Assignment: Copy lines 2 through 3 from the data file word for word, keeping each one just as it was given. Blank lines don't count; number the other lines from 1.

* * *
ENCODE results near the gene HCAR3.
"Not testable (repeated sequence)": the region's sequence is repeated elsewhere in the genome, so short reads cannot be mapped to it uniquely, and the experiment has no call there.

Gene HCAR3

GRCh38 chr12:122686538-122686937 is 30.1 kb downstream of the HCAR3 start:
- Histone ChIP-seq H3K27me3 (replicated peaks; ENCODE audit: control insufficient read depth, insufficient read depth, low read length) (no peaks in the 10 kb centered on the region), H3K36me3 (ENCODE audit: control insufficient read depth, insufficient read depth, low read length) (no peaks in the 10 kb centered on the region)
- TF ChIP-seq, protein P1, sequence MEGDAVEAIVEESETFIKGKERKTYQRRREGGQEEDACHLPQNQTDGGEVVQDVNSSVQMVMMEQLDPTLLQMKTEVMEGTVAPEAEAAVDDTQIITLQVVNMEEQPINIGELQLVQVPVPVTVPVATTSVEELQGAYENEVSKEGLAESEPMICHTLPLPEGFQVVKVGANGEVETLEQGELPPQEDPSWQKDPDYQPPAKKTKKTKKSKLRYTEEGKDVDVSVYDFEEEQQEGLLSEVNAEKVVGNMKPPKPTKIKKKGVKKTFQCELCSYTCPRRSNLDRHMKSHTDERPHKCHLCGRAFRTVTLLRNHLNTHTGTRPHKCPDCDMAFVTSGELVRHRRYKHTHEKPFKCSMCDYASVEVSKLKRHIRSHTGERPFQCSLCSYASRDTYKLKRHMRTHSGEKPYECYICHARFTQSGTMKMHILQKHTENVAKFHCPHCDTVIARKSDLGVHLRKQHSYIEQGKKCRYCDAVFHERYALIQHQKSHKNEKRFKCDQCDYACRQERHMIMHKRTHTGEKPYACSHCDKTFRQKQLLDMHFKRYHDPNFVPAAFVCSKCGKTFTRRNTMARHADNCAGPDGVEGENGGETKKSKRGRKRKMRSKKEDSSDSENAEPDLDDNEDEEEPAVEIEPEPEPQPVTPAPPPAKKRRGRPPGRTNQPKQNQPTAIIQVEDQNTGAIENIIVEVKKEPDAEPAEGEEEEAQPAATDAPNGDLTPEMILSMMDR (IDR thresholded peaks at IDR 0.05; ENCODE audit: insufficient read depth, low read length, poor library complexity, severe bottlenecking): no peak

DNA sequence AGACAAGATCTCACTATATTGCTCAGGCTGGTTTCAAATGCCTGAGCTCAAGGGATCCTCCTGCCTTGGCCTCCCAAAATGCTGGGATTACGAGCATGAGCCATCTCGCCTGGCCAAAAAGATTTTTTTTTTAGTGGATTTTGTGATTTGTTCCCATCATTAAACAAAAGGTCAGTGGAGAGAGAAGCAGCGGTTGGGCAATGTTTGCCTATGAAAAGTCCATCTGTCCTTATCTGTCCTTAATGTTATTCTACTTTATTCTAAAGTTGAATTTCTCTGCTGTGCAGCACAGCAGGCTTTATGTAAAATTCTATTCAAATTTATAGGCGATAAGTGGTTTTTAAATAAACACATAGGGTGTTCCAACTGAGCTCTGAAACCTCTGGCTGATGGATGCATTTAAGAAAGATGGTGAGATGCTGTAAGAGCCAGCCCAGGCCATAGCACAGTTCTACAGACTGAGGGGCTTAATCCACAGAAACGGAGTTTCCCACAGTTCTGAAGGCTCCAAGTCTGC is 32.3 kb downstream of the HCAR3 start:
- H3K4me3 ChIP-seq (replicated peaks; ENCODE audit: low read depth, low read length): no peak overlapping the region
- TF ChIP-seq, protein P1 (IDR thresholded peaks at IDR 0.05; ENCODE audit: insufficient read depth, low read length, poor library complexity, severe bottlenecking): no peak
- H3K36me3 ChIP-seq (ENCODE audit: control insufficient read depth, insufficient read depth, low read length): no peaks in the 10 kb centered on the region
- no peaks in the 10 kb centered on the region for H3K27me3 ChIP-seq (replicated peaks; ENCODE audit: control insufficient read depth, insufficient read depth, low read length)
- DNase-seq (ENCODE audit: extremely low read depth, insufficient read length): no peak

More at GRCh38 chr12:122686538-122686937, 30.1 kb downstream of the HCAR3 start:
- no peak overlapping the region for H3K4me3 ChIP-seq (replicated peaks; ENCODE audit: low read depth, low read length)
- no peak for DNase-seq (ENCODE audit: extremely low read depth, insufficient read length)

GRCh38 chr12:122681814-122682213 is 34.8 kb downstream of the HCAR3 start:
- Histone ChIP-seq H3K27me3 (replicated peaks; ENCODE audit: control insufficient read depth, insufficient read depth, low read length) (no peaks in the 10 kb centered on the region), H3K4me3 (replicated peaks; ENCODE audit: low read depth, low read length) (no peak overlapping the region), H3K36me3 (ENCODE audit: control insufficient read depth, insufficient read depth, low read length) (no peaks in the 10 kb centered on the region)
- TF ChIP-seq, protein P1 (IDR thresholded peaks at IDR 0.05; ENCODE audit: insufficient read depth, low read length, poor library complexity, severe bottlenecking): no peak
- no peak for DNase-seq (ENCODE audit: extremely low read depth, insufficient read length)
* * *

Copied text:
"Not testable (repeated sequence)": the region's sequence is repeated elsewhere in the genome, so short reads cannot be mapped to it uniquely, and the experiment has no call there.

Gene HCAR3